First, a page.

Disgraced MPs should follow Profumo's example

The worst expenses abusers should carry out Profumo-style good works

I am instinctively against the form of retrospective justice being applied to MPs' expenses. Sir Thomas Legg's review seems to have pandered to what Harriet Harman chillingly described as "the court of public opinion". (The court may be with the left on bank bonuses but it also supports capital punishment. I'd rather a precedent wasn't set.) Britain should be governed by the rule of law, not by panic inquiries and the whims of public opinion.

But the debate over the legitimacy of Legg's measures has largely ignored the question of how MPs can restore their reputation. If anything, the repayments only remind voters of the original abuses.

The most egregious offenders, Anthony Steen, Margaret Moran, Douglas Hogg and Elliot Morley, may have something to learn from John Profumo. Profumo, secretary of state for war under Harold Macmillan, was forced to resign after admitting that he had lied to parliament over his affair with the call girl Christine Keeler. His departure destroyed the public's belief in the moral superiority of the ruling class and paved the way for Labour's 1964 election victory.

But after his withdrawal from politics, Profumo refused to display any anger or greivance over his decline. Instead, he dedicated the rest of his life to good works at Toynbee Hall in the East End of London. He began as a volunteer cleaning toilets and later served as the charity's chief fundraiser. A man whose name had become a byword for scandal and disgrace became equally synonymous with philanthropic endeavour.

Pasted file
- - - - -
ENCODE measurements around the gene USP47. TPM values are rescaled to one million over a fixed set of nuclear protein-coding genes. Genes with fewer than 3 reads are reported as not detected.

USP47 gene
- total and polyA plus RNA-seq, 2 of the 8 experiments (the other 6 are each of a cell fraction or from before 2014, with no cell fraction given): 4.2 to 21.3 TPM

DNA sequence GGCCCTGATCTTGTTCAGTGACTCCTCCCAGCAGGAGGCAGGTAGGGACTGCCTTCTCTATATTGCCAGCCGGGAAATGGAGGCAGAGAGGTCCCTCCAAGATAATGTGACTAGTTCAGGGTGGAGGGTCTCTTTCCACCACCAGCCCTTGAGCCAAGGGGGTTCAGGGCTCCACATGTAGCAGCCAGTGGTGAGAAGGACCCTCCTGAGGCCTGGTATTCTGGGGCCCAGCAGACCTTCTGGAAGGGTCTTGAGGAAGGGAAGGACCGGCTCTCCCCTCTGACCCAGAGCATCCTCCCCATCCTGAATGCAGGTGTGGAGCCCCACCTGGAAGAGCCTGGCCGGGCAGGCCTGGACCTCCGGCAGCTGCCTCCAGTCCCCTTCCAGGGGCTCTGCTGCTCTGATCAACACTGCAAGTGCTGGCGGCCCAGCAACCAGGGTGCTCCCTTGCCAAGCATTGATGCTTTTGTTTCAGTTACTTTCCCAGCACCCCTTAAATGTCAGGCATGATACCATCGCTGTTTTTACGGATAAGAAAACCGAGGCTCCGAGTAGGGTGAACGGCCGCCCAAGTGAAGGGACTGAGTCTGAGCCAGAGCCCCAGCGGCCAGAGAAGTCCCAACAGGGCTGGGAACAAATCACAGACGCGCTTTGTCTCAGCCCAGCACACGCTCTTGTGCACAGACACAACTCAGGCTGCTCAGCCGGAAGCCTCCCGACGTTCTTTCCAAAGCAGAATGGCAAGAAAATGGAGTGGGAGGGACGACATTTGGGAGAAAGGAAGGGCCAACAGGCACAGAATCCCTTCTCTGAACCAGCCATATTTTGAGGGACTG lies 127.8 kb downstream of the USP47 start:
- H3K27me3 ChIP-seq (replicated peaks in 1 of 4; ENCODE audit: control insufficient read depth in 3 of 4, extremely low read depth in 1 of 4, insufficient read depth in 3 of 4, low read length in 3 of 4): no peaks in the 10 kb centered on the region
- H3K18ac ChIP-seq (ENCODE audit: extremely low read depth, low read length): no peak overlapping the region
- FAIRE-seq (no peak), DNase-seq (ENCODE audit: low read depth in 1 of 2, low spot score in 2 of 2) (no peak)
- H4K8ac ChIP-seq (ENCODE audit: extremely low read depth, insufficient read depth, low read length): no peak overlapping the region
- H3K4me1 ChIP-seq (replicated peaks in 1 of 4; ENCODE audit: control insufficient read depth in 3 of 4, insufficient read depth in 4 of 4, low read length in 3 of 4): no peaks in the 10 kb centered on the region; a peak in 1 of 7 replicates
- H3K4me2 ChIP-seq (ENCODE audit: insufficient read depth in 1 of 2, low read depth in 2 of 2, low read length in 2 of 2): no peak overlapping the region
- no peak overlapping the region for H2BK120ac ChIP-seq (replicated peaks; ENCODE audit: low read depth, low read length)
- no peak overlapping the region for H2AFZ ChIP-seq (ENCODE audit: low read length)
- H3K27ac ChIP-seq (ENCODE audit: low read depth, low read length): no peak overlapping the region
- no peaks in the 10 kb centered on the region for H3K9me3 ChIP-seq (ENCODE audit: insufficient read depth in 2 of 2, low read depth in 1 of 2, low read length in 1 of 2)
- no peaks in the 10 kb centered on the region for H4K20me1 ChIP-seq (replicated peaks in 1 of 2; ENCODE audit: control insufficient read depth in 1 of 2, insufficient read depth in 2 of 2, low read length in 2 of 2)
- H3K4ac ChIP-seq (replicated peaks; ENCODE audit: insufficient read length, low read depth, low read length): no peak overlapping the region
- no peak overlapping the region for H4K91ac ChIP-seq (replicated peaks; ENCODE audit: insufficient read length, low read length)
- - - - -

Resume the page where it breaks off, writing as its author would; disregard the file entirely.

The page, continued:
Profumo, with his long atonement, is now more esteemed than many of his contemporaries. Should MPs wish to demonstrate that contrition is more than a financial transaction they should follow his example.

George Eaton is political editor of the New Statesman.

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Can Philip Hammond save the Conservatives from public anger at their DUP deal?

The Chancellor has the wriggle room to get close to the DUP's spending increase – but emotion matters more than facts in politics.

The magic money tree exists, and it is growing in Northern Ireland. That’s the attack line that Labour will throw at Theresa May in the wake of her £1bn deal with the DUP to keep her party in office.

It’s worth noting that while £1bn is a big deal in terms of Northern Ireland’s budget – just a touch under £10bn in 2016/17 – as far as the total expenditure of the British government goes, it’s peanuts.

The British government spent £778bn last year – we’re talking about spending an amount of money in Northern Ireland over the course of two years that the NHS loses in pen theft over the course of one in England. To match the increase in relative terms, you’d be looking at a £35bn increase in spending.

But, of course, political arguments are about gut instinct rather than actual numbers. The perception that the streets of Antrim are being paved by gold while the public realm in England, Scotland and Wales falls into disrepair is a real danger to the Conservatives.

But the good news for them is that last year Philip Hammond tweaked his targets to give himself greater headroom in case of a Brexit shock. Now the Tories have experienced a shock of a different kind – a Corbyn shock. That shock was partly due to the Labour leader’s good campaign and May’s bad campaign, but it was also powered by anger at cuts to schools and anger among NHS workers at Jeremy Hunt’s stewardship of the NHS. Conservative MPs have already made it clear to May that the party must not go to the country again while defending cuts to school spending.

Hammond can get to slightly under that £35bn and still stick to his targets. That will mean that the DUP still get to rave about their higher-than-average increase, while avoiding another election in which cuts to schools are front-and-centre. But whether that deprives Labour of their “cuts for you, but not for them” attack line is another question entirely. 

Stephen Bush is special correspondent at the New Statesman. His daily briefing, Morning Call, provides a quick and essential guide to domestic and global politics.

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